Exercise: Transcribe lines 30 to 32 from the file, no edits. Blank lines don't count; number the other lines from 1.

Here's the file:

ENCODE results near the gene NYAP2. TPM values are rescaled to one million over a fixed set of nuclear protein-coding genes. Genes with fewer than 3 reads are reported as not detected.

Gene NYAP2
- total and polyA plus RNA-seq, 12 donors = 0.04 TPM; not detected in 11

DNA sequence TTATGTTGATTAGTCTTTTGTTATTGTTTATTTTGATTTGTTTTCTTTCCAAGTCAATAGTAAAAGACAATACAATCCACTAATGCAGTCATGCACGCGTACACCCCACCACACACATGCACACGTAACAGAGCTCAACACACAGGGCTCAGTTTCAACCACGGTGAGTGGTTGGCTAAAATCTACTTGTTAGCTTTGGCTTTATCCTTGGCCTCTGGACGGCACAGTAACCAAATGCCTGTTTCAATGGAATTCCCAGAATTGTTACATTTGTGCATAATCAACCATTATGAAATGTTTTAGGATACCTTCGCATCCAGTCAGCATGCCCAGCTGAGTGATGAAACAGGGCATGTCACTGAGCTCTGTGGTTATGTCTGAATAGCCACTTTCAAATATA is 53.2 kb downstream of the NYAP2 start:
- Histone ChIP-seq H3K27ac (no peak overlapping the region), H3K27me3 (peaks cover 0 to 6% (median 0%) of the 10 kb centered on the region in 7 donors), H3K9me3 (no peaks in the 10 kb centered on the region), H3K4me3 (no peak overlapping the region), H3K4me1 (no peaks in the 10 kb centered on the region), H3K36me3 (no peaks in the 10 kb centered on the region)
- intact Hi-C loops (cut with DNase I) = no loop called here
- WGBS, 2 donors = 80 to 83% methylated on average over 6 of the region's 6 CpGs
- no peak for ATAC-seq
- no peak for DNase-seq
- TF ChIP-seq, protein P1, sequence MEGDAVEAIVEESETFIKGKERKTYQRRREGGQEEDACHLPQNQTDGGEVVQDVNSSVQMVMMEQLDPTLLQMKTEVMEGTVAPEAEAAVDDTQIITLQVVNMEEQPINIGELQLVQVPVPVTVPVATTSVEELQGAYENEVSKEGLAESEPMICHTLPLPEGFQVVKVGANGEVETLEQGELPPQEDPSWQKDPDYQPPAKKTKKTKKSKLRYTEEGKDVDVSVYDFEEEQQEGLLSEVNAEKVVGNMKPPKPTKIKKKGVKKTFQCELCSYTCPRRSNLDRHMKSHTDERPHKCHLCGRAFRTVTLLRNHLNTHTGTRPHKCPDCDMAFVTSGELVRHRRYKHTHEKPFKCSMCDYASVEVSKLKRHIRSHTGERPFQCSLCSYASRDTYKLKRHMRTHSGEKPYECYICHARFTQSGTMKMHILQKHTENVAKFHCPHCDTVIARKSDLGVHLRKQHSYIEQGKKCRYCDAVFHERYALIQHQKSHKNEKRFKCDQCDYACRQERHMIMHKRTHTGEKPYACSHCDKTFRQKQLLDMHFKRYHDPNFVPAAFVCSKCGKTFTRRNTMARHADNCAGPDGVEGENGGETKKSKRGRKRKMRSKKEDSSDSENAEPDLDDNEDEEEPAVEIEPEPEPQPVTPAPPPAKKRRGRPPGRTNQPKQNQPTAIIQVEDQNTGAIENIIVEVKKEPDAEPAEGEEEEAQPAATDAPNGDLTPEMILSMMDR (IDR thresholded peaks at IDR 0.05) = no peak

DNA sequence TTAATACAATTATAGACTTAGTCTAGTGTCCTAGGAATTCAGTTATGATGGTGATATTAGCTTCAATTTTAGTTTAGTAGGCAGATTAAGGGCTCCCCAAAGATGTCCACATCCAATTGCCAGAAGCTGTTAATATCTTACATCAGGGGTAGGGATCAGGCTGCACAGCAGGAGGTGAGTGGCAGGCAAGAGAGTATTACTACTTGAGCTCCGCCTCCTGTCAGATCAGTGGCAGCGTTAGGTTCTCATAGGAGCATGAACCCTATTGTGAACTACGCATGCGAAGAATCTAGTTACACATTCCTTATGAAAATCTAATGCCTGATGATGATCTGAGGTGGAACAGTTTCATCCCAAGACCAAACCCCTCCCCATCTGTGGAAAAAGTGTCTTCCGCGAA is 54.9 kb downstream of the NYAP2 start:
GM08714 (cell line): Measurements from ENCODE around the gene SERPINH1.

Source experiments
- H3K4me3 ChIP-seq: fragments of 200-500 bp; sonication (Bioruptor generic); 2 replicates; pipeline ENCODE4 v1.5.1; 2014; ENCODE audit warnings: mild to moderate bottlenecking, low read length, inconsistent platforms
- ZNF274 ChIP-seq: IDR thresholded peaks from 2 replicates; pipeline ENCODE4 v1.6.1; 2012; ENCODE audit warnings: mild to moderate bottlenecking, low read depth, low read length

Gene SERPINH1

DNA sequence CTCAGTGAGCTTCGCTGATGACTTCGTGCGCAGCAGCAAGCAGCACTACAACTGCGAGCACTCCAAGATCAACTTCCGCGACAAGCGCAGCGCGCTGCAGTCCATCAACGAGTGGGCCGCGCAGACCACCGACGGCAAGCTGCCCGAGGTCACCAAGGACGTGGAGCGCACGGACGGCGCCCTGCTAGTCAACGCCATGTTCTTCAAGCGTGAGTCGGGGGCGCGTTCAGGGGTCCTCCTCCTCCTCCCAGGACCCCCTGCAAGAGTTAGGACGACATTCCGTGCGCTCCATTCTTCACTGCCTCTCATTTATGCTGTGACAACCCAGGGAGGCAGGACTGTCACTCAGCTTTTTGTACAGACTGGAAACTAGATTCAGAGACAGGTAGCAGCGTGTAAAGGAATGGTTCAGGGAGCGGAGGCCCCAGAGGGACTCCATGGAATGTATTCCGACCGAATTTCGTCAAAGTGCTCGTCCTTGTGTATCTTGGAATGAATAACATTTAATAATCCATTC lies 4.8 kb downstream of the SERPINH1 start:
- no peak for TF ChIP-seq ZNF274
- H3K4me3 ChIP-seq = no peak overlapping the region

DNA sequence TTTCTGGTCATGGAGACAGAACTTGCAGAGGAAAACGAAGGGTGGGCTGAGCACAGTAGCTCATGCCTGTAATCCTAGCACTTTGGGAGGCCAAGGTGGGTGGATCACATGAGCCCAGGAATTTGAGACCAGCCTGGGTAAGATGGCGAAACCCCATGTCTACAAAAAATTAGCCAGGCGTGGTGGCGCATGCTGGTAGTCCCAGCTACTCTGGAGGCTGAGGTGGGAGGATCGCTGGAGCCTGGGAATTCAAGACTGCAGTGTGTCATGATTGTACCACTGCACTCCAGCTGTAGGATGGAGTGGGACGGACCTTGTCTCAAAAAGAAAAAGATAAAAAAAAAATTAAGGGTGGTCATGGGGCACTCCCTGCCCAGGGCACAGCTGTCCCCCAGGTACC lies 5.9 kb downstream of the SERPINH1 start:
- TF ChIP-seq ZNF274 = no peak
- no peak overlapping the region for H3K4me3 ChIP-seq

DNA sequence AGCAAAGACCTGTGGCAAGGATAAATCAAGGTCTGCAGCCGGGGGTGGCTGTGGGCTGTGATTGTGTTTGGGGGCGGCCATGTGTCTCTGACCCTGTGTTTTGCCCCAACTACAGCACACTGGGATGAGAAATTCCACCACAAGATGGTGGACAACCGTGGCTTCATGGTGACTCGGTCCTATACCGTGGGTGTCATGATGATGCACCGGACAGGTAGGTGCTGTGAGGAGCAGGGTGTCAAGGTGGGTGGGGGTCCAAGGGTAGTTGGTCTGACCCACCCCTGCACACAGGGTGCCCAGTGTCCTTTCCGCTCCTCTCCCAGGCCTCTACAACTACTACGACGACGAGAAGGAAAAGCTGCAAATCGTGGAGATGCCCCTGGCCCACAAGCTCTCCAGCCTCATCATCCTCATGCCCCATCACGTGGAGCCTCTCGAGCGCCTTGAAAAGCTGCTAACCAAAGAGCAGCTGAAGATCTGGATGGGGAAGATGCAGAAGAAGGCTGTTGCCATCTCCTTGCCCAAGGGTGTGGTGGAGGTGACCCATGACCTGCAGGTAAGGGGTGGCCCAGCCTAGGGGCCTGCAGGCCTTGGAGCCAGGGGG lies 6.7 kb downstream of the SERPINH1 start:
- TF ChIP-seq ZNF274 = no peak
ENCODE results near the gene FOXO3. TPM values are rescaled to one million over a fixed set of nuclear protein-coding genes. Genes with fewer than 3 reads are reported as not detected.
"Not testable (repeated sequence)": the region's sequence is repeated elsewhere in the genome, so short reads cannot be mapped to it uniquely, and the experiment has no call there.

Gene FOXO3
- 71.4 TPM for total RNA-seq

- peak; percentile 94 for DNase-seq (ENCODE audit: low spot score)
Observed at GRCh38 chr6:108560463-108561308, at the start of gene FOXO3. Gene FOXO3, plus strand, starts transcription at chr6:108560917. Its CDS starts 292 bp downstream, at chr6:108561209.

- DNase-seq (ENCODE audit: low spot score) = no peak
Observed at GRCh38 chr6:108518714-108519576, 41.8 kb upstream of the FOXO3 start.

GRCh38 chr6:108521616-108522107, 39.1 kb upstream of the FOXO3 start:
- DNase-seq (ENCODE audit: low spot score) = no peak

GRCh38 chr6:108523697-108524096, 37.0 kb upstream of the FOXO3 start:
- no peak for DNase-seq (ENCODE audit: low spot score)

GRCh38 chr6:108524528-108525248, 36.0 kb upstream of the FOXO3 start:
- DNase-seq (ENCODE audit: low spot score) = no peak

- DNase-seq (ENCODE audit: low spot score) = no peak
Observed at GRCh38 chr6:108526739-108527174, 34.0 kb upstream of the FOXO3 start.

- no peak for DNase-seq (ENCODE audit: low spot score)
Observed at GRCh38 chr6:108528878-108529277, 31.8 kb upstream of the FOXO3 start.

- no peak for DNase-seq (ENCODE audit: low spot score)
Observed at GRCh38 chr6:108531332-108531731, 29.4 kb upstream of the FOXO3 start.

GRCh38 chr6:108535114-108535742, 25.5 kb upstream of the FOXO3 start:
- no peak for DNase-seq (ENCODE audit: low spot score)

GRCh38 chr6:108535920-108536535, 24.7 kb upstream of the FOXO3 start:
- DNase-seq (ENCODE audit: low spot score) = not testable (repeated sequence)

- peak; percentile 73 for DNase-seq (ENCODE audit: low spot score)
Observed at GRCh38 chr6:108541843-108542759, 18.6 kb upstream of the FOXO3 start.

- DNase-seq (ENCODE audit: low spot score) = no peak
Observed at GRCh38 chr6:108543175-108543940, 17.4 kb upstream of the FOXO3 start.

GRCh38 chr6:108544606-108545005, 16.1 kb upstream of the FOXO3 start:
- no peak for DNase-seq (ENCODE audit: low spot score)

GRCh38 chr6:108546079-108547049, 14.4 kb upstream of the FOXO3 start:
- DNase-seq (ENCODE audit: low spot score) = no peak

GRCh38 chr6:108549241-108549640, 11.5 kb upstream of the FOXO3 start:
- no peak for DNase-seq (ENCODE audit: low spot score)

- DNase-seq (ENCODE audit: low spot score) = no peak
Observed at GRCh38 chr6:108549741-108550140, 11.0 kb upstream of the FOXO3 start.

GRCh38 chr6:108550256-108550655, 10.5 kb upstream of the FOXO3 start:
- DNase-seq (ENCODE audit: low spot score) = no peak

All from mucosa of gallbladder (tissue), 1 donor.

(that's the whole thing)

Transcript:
Observed at GRCh38 chr6:108560463-108561308, at the start of gene FOXO3. Gene FOXO3, plus strand, starts transcription at chr6:108560917. Its CDS starts 292 bp downstream, at chr6:108561209.

- DNase-seq (ENCODE audit: low spot score) = no peak
Observed at GRCh38 chr6:108518714-108519576, 41.8 kb upstream of the FOXO3 start.